At least one of the emails on Hillary Clinton's private server contained extremely sensitive information identified by an intelligence agency as "HCS-O," which is the code used for reporting on human intelligence sources in ongoing operations, according to two sources not authorized to speak on the record.
Both sources are familiar with the intelligence community inspector general’s January 14 letter to Congress, advising the Oversight committees that intelligence beyond Top Secret -- known as Special Access Program (SAP) -- was identified in the Clinton emails, as well the supporting documents from the affected agencies that owned the information and have final say on classification.
According to a December 2013 policy document released by the Office of the Director of National Intelligence: This designation "is used to protect exceptionally fragile and unique IC (intelligence community) clandestine HUMINT operations and methods that are not intended for dissemination outside of the originating agency.”
It is not publicly known whether the information contained in the Clinton emails also revealed who the human source was, their nationality or affiliation.
Dan Maguire, former Special Operations strategic planner for Africom, told Fox News the disclosure of sensitive material impacts national security and exposes U.S. sources.
"There are people’s lives at stake. Certainly in an intel SAP, if you’re talking about sources and methods, there may be one person in the world that would have access to the type of information contained in that SAP,” he said.
It is not known what the impact was on the source, nor the findings of a damage assessment by the agency that controlled the source.
Separately, Fox News has learned that the so-called "spillage" of classified information is greater than the “several dozen” emails identified in the January 14 letter to Congress, which also acknowledged for the first time, that the Clinton emails contained intelligence beyond Top Secret, also known as Special Access Programs (SAPs).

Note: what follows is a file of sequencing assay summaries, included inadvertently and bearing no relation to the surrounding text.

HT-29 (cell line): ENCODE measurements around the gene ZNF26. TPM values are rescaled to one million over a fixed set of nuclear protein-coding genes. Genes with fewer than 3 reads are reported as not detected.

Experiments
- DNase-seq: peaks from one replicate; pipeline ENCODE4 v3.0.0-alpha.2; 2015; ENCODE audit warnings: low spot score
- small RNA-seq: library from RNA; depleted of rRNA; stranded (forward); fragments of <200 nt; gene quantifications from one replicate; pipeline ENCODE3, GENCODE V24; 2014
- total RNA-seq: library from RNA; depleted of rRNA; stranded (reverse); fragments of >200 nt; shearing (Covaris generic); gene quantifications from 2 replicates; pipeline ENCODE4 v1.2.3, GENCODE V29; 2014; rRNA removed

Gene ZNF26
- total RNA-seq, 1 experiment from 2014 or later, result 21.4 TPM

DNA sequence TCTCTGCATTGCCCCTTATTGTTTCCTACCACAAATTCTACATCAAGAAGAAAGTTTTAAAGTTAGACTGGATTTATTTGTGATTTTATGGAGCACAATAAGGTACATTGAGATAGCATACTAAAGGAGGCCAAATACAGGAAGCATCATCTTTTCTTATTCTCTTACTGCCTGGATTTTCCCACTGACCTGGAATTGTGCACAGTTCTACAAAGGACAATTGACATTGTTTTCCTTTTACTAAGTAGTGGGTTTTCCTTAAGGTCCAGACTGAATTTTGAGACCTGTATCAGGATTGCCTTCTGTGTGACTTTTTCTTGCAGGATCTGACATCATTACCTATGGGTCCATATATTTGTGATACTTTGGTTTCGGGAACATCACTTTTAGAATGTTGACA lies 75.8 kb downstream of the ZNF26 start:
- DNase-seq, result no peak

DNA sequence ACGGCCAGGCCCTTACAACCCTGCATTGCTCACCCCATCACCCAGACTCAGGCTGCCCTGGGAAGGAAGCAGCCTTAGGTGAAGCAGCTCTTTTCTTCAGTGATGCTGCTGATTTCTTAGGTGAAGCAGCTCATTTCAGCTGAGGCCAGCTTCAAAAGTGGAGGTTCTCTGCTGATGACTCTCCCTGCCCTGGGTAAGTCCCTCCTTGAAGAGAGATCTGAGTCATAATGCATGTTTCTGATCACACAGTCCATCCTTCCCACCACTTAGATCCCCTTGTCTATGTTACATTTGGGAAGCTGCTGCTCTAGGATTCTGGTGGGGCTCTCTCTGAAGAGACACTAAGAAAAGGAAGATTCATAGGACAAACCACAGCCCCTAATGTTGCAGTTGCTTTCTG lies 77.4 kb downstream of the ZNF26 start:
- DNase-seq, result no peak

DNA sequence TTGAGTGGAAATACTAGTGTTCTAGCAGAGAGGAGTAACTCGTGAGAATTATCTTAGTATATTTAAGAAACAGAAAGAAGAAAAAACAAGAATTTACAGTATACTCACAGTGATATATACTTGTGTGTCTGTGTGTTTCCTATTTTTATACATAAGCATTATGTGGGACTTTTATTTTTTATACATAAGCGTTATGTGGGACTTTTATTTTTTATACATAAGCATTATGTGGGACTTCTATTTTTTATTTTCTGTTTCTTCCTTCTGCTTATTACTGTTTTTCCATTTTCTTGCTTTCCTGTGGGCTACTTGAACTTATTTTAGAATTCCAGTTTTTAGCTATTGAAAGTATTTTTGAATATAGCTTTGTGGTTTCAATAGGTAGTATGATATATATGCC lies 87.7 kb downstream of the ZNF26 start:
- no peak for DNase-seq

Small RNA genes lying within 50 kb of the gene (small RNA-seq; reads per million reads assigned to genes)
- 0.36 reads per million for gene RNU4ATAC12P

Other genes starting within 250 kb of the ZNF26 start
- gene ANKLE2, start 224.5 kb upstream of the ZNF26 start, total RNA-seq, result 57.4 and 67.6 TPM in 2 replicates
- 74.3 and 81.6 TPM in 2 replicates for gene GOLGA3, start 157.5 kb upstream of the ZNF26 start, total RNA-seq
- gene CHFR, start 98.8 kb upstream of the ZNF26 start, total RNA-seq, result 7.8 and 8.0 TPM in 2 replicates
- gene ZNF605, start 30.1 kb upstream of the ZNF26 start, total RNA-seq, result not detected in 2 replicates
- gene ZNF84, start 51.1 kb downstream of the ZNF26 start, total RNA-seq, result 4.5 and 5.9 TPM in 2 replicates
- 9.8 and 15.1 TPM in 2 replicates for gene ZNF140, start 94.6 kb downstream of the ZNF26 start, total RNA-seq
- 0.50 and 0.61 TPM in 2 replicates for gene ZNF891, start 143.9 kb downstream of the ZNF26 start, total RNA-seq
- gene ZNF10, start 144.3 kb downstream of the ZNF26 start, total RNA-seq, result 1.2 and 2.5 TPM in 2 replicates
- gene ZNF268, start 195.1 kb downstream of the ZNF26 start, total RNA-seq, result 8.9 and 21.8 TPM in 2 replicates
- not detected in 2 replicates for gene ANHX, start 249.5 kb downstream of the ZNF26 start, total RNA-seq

The source said that the "several dozen" refers to the main or principal email thread identified by reviewers, not the number of times that classified information was forwarded, replied to or copied to people who did not have a “need-to-know” using unsecured communication channels -- in this case a personal server. More than one Special Access Program was affected.
"It's pretty tough to have SAP program material out in the public domain. I mean, it's a huge foul if that occurs,” said Maguire, who retired after 46 years of service, and who was involved with Special Access Programs throughout his career. Maguire says a damage assessment to the program is mandatory and immediate.
"It's a fairly laborious investigation. Once you know something was out to one person, that person sends it to 15, 15 send it to someone else -- so it's very difficult to ascertain where it all went but that's all part of the damage control aspect to get all the information back in the box."
The two declarations provided to the heads of the House and Senate Intelligence committees -- as well as the leadership of Senate Foreign Affairs with oversight for the State Department -- include the emails containing SAP intelligence, as well as supporting documents from the agency affected, showing how they reached the determination it came from one of its sources, and not from publicly available information.
When the inspector general’s letter was first reported by Fox News, Hillary Clinton spokesman Brian Fallon said, “This is the same interagency dispute that has been playing out for months, and it does not change the fact that these emails were not classified at the time they were sent or received.”